Edition: March - May 2015


Justice unseen

There is no reason not to accept the word of the GEPF that due process was followed in its decision to fire the chief executive for “misconduct”. There are strong public-interest reasons for it to reveal much more.

This is a challenge to the Government Employees Pension Fund. It’s to release the record of the disciplinary inquiry into the charges and findings against John Oliphant. His dismissal as the fund’s principal executive officer is marked by a paucity of public information. If justice was done, so far it isn’t seen to have been done.

Failure to release the record will put the kibosh on the GEPF’s claim to transparency. This claim is core to the vision statement contained in the GEPF annual report. It defines transparency as “communicating openly and frequently with our stakeholders; setting out information that is clear and understandable, and being open to scrutiny and oversight”.

Failure will also damage the GEPF’s credibility in a key principle of its mission statement. This is to “invest responsibly by engaging with organisations in which we invest to encourage good governance”. Having taken the most high-profile stance on engagement with investee companies, and voting for all to see at their shareholder meetings on its assessments of their good governance, its secretive handling of the Oliphant matter is not an example to be emulated.

Time and again, since the disciplinary process began in late-2013, the GEPF was requested for relevant information. Each time it was refused on grounds that “at this stage...(your request) relates either directly or indirectly to the disciplinary process currently underway (and) the GEPF would not want to prejudice any parties to that process”.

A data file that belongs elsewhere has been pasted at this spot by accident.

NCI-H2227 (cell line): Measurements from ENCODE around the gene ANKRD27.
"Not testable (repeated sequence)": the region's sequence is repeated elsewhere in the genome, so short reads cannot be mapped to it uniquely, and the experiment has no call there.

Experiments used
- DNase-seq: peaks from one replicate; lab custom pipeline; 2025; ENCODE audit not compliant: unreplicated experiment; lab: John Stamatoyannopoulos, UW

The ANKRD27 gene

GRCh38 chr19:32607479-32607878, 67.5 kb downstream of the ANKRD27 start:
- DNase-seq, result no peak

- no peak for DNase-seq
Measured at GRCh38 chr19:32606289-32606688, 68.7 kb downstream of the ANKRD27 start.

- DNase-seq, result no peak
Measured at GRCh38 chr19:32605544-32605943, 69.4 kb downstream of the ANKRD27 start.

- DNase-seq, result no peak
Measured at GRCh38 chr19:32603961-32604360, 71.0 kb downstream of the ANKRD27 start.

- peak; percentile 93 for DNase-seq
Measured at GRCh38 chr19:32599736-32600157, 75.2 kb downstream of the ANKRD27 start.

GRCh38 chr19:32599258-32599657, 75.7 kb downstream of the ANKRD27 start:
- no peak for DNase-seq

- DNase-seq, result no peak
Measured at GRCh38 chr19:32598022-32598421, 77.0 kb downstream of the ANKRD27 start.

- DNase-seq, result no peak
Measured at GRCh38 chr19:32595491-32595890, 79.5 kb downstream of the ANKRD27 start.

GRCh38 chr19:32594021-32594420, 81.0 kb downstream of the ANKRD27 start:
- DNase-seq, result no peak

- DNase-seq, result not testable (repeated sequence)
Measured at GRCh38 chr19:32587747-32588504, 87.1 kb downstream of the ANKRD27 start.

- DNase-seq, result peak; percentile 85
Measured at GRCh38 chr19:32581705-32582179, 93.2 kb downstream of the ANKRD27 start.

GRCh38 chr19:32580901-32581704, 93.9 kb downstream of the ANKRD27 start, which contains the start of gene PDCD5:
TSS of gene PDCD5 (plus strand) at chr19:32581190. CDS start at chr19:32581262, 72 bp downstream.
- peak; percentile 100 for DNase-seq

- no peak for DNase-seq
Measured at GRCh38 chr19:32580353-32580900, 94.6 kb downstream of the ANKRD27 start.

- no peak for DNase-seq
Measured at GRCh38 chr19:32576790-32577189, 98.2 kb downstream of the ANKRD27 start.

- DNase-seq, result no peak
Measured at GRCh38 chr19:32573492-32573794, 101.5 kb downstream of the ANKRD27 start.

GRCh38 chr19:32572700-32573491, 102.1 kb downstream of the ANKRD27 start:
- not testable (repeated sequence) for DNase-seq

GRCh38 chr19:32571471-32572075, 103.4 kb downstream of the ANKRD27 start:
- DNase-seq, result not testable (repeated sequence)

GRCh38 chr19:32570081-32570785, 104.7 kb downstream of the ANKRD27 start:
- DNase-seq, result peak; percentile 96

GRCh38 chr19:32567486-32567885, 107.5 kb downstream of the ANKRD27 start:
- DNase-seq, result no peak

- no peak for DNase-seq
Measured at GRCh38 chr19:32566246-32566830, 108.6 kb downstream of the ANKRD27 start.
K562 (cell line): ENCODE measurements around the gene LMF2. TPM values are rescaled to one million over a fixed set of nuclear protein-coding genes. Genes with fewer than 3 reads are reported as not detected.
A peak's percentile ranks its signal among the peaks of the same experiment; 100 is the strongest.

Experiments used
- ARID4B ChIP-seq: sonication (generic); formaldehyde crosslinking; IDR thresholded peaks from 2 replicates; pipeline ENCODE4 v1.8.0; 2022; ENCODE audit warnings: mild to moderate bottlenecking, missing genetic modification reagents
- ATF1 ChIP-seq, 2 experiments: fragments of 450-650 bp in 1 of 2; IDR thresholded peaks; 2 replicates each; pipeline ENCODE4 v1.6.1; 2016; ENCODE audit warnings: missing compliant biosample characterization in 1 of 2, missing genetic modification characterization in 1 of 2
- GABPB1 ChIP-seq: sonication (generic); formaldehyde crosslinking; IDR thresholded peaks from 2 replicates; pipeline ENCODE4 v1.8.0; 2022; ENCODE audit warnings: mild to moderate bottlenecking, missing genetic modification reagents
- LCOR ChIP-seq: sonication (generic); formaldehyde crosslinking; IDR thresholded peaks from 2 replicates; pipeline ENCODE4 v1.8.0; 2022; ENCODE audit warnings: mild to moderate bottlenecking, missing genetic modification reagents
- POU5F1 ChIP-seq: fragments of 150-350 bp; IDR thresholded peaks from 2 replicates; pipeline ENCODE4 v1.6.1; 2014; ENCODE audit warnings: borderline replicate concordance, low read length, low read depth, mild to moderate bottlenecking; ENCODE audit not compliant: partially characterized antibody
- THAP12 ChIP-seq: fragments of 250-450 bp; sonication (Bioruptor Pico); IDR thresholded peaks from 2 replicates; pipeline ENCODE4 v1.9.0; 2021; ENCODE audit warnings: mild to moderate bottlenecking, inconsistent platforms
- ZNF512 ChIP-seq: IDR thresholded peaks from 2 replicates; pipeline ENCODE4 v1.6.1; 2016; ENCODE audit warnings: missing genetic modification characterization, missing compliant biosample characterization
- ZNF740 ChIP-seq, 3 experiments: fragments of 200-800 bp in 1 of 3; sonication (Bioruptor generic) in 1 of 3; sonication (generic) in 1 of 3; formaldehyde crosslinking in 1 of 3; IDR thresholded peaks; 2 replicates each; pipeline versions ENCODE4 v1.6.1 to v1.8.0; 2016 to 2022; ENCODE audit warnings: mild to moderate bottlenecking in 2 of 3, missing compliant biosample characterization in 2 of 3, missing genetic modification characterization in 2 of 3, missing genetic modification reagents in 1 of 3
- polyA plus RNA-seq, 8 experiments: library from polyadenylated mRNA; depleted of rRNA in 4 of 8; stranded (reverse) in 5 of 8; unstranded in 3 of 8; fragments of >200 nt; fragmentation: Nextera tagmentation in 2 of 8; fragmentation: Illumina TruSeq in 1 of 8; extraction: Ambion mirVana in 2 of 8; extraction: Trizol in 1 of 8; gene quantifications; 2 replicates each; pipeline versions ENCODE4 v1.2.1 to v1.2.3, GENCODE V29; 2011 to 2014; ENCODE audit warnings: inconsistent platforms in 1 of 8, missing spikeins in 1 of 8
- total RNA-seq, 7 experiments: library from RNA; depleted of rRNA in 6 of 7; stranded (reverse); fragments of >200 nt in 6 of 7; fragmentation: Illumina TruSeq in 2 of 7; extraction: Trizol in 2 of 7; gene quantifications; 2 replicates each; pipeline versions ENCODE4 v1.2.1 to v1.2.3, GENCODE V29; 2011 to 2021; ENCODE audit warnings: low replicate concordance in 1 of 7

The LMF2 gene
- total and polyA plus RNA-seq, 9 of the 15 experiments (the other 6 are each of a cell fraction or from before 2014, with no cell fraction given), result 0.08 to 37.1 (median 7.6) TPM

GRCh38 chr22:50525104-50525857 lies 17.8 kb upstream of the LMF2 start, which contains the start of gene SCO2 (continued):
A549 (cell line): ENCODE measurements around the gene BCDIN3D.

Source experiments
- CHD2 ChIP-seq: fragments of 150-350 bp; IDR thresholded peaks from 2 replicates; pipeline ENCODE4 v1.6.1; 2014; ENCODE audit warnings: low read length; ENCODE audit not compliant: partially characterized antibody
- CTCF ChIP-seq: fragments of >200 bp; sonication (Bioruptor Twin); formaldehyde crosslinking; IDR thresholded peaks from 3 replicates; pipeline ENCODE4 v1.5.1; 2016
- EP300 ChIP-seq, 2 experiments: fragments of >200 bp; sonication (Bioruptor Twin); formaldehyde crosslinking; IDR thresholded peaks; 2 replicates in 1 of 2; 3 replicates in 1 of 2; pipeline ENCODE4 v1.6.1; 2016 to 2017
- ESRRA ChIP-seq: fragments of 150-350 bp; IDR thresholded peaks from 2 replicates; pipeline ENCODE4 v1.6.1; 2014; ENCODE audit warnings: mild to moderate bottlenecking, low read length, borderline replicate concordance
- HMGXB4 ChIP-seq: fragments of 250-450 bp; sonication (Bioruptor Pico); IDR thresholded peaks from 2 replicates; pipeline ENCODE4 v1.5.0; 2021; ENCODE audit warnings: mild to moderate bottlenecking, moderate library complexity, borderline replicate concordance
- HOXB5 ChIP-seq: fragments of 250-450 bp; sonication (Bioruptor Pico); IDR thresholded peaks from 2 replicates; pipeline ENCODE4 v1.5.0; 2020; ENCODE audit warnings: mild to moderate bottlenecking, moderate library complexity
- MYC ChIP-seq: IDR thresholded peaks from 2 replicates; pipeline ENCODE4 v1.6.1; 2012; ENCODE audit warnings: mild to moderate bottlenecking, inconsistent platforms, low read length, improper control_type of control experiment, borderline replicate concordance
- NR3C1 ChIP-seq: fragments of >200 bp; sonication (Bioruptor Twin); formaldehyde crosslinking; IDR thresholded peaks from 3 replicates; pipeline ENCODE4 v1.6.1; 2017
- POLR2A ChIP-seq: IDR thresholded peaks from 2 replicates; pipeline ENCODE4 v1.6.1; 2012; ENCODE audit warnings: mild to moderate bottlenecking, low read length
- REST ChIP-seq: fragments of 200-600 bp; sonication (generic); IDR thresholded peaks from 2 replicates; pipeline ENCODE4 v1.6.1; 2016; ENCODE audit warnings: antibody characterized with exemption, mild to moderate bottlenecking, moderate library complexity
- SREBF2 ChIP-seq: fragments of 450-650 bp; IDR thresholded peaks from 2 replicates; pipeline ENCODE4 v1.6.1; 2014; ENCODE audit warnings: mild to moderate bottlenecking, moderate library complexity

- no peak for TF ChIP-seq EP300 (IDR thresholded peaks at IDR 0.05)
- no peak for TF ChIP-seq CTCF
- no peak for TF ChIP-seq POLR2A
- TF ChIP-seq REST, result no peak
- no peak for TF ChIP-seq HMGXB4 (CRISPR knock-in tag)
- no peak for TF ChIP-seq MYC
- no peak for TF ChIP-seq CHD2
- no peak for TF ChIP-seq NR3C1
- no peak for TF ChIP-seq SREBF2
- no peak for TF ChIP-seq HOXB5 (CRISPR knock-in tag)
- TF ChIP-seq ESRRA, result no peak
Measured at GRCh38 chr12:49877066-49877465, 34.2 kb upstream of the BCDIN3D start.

It was a strange response. Oliphant was on record as having said that he had no objection. He actually wanted documents released so that he could publicly defend his reputation, besmirched by the mere facts of his suspension and its announcement. Thus it isn’t clear which party’s interests would have been prejudiced by disclosure. A trial in open court would have allowed a public defence.

There should be nothing secret about the record. Had he wanted, Oliphant could have progressed the internal process to a trial before the Labour Court. All would then have been revealed and openly adjudicated.

Be that as it may, once the disciplinary process was concluded, requests for the same information were repeated with other requests added (see e-mail below). Despite several reminders over many weeks – to the GEPF’s legal & compliance manager with copies to the fund’s chairperson and acting principal executive officer, as well as its external PR – the requests met with no response.

So much for transparency as a pillar of good governance. Let the GEPF and its asset manager, the Public Investment Corporation, continue to demand it of others.

There should be nothing secret about the record. Had he wanted, Oliphant could have progressed the internal process to a trial before the Labour Court. All would then have been revealed and openly adjudicated.

From the perspective of public interest, bearing in mind the power and position of the GEPF in the retirement-fund industry, it’s a pity that he elected not to progress it. From his personal perspective, having regard to the weariness and costs that the protracted internal process entailed, it’s understandable that he’s preferred to move on and join a company that actually wants him.

But that cannot be the end of the story. There are bigger issues than whether a single employer treated an individual employee fairly or otherwise. The GEPF, by far SA’s largest pension fund, must be held to the highest standards of accountability.

It is a founding signatory to the UN-backed Principles for Responsible Investment. Under the direction of Oliphant, it was instrumental in formulating the Code for Responsible Investing in SA (CRISA) that’s now widely adopted through the local retirement-fund industry. The codes are all about the promotion of good governance.


More than this, the accolades that Oliphant has received locally and internationally have positively impacted on the GEPF’s global stature. The danger is that, without Oliphant at its helm and without the retirement-fund industry knowing why he was kicked from it, perceptions of the GEPF can go into reverse.